Mizzou braces for Devin (son of Melvin) Booker and the Wildcats

Based on his play to this point, Mizzou missed out on a good one in Devin Booker, son of former Tigers All-American Melvin Booker.

Brynn Anderson/AP

Top-ranked and undefeated Kentucky probably wouldn’t be your first choice of opponents when you’ve lost five games in a row. But the Missouri Tigers had no say in the Southeastern Conference schedule that brings the Wildcats to Mizzou Arena tonight.

Here are five story lines to watch:


Kentucky looked vulnerable when it was pushed to overtime in its first two conference games, against Mississippi and at Texas A&M. But the Wildcats picked up steam after they blew out Missouri in their next game. Since beating the Tigers 86-37 on Jan. 13, Kentucky has won by 12, 8 and 15 points to go to 19-0, 6-0 in the SEC.

The Tigers should have a little more fire in their eyes than usual as they try to atone for the embarrassment at Rupp Arena. But that won’t be anything different for Kentucky. Every opponent seems to bring something extra to the floor against the Wildcats.

"They’re just going to try to go twice as hard and go at us like there’s nothing else to lose," sophomore forward Marcus Lee told reporters. "That’s how everybody has to go throughout each game no matter who you’re playing."

A win at Mizzou Arena would make the Wildcats 20-0 and give John Calipari his best start in his six seasons at Lexington.



A freshman out of Moss Point (Miss.) High, Booker gave serious consideration to following in the footsteps of his father, former Tigers All-American Melvin Booker, before joining buddy Tyler Ulis in Lexington. The younger Booker admits he still has a soft spot for Missouri.

"I’m kind of close to the coaching staff and they recruited me since seventh-eighth grade and I still have love for Missouri because my dad went there and I’ve been up there plenty of times," Devin Booker told reporters in Lexington earlier this week.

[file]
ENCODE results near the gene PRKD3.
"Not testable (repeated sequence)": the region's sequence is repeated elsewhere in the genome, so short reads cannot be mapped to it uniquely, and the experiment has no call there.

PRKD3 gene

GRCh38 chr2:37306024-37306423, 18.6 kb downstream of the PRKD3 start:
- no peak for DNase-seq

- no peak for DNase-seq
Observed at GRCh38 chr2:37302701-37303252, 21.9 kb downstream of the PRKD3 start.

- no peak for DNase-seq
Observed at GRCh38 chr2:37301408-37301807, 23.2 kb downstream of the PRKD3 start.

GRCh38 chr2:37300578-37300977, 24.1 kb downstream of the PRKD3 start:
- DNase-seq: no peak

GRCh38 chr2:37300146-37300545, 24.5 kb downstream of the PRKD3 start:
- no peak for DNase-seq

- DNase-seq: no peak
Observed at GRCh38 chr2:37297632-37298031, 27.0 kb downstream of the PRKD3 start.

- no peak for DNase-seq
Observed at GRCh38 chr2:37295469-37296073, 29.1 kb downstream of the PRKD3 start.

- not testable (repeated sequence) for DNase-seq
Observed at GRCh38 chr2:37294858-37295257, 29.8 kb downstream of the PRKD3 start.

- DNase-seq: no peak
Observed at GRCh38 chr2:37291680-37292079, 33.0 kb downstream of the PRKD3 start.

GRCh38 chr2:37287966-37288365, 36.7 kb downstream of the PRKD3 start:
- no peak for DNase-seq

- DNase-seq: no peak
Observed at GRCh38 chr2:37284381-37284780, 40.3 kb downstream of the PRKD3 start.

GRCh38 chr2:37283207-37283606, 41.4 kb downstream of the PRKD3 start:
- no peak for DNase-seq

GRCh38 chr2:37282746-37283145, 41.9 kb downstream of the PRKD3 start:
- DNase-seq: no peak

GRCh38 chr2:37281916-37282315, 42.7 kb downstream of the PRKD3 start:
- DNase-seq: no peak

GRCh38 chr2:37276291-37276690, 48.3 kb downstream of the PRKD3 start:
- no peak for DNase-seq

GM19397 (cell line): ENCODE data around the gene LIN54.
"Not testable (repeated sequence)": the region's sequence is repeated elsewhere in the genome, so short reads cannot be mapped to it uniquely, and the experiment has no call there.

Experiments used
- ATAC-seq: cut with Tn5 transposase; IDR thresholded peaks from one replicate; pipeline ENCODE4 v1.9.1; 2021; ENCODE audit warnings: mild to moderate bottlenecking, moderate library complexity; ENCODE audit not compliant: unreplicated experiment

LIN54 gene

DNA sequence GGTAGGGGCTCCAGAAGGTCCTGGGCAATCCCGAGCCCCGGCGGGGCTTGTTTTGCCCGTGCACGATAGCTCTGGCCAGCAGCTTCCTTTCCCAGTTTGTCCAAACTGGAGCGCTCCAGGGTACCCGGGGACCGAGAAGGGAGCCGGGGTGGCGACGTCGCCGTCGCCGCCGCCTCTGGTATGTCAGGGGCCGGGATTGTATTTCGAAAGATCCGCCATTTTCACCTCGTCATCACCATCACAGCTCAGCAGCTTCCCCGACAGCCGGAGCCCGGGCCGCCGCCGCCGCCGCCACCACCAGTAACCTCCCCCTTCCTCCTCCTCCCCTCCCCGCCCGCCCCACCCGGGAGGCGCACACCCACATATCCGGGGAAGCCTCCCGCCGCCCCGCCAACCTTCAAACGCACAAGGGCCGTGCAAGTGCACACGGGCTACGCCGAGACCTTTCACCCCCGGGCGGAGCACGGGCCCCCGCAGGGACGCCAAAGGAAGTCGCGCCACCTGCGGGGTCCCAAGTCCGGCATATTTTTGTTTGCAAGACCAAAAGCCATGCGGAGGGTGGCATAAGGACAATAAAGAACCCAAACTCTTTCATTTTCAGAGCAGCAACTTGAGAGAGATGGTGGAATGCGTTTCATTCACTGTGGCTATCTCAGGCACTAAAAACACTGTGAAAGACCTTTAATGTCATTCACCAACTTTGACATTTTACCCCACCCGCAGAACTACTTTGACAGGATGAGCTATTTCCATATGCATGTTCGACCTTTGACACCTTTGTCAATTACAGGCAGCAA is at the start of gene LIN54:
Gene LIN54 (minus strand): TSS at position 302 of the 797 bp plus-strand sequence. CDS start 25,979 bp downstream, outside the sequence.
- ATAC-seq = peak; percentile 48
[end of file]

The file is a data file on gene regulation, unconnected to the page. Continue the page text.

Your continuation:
Based on his play to this point, the Tigers missed out on a good one. Booker, a 6-foot-6 guard, doesn’t start but is second to Aaron Harrison with a 10.8 scoring average. Of course, when you shoot 3-pointers like Booker has, the points pile up quickly. Booker is shooting 50 percent on 3-pointers for the season (36 for 72) and a remarkable 59.1 percent through six conference games. He scored seven points on two shots and two free throws in the Wildcats’ rout at Lexington on Jan. 13.

Melvin Booker, the Big Eight Player of the Year in 1994 when Missouri went 14-0 in conference, told the Columbia Daily Tribune that he will be donning black and gold — and Kentucky blue — at the game.


The Tigers’ top freshman sat out the rout at Rupp because of back pain but returned the following game and since has returned to form. He is coming off what coach Kim Anderson called his best game, a six-for-nine shooting, 16-point performance against Arkansas.

Having Gill-Caesar means Anderson can choose not to go so much with 6-0 guards Wes Clark and Keith Shamburger, who are vertically challenged against twins Aaron and Andrew Harrison, Kentucky’s 6-6 sophomore guards. Look for Anderson to play the 6-6 Gill-Caesar at the same time as another 6-6 freshman, Namon Wright, to combat the Wildcats’ height advantage.

Calipari recruited Gill-Caesar and said some nice things about him this week.

"Great kid," Calipari told reporters. "Hard worker, very competitive. He will mix it up. This will change the complexion of the game. They needed one more guy to mix it up and that’s what he’ll do. Plus, he can score."


One way Calipari can sell his five-star recruits on his wholesale substituting is that by playing 20-some minutes instead of 30, they don’t have to pace themselves.

The players must be listening because Kentucky is playing some of the stingiest defense in college basketball history. The Wildcats have held 11 of 19 opponents to fewer than 50 points and 14 opponents to fewer than 55 points, which is the most in the school’s storied history and, according to coachcal.com, the most in the shot-clock era of NCAA basketball.

They are holding opponents to 31.7 percent shooting, the lowest in the nation since at least 1996-97 (the first season such numbers are available on Statspass.com, a leading statistical site). In Missouri, Kentucky will see a team that has been offensively challenged against most of its opponents. The Tigers rank last in the SEC with an average of 58.5 points a game in conference and next to last with a 41.4 field-goal percentage.

Lookin’ good! Check out our gallery of SEC hoops cheerleaders.


No Tigers player endured a more disappointing game at Lexington than sophomore forward Johnathan Williams III. Bothered by the taller Wildcats, he missed his first 10 shots, was held to a season-low three points on one-of-13 shooting and managed only two rebounds.

At 6-9, Williams will be at a height disadvantage no matter which frontcourt men the Wildcats put on the floor. Somehow, though, he needs to find a way to at least approach his scoring average of 12.6 points for the Tigers to have a chance.

You can follow Stan McNeal on Twitter at @StanMcNeal or email him at stanmcneal@gmail.com.